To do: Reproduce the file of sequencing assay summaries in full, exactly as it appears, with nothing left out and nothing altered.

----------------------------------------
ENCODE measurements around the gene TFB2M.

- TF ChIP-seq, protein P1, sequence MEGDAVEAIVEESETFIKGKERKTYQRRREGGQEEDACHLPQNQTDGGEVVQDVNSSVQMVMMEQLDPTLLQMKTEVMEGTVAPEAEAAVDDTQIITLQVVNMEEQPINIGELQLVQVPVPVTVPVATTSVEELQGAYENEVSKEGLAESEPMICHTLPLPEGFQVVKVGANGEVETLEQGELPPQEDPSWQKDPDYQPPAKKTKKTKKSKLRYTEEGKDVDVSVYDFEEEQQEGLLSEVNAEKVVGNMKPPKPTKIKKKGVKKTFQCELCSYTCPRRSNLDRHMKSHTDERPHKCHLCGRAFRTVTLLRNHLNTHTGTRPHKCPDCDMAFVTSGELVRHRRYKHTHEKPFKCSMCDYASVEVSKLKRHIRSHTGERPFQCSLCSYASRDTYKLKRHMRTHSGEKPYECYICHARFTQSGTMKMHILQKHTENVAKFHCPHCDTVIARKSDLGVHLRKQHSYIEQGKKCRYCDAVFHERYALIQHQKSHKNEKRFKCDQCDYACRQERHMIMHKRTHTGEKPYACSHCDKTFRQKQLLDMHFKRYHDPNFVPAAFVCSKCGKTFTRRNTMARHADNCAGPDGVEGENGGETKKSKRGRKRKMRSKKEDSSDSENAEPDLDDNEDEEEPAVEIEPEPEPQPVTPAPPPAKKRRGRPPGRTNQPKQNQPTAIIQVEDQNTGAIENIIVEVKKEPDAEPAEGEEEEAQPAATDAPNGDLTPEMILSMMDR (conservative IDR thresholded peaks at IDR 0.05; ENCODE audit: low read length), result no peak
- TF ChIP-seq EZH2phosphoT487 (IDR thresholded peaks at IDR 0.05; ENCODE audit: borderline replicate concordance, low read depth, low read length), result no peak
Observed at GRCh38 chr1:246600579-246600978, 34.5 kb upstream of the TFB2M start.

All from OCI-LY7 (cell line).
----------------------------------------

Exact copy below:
ENCODE measurements around the gene TFB2M.

- TF ChIP-seq, protein P1, sequence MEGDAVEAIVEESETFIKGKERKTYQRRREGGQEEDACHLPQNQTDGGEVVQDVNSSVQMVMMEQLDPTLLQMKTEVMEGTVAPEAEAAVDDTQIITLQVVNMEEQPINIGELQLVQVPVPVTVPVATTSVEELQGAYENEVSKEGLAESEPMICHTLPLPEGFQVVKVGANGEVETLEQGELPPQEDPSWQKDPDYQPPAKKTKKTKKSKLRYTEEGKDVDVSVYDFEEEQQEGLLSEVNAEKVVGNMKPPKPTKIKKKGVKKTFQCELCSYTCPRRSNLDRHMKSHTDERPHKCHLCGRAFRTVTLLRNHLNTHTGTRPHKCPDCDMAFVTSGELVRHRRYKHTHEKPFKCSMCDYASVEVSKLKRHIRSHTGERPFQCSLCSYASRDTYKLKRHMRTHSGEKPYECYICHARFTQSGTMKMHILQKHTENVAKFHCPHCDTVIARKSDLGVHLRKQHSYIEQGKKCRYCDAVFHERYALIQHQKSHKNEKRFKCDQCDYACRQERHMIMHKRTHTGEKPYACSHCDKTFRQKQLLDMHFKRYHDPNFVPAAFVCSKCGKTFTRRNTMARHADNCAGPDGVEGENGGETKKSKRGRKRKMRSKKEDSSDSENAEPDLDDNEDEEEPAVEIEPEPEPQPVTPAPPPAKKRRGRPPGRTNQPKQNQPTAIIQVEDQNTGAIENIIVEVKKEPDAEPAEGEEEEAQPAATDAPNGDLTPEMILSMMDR (conservative IDR thresholded peaks at IDR 0.05; ENCODE audit: low read length), result no peak
- TF ChIP-seq EZH2phosphoT487 (IDR thresholded peaks at IDR 0.05; ENCODE audit: borderline replicate concordance, low read depth, low read length), result no peak
Observed at GRCh38 chr1:246600579-246600978, 34.5 kb upstream of the TFB2M start.

All from OCI-LY7 (cell line).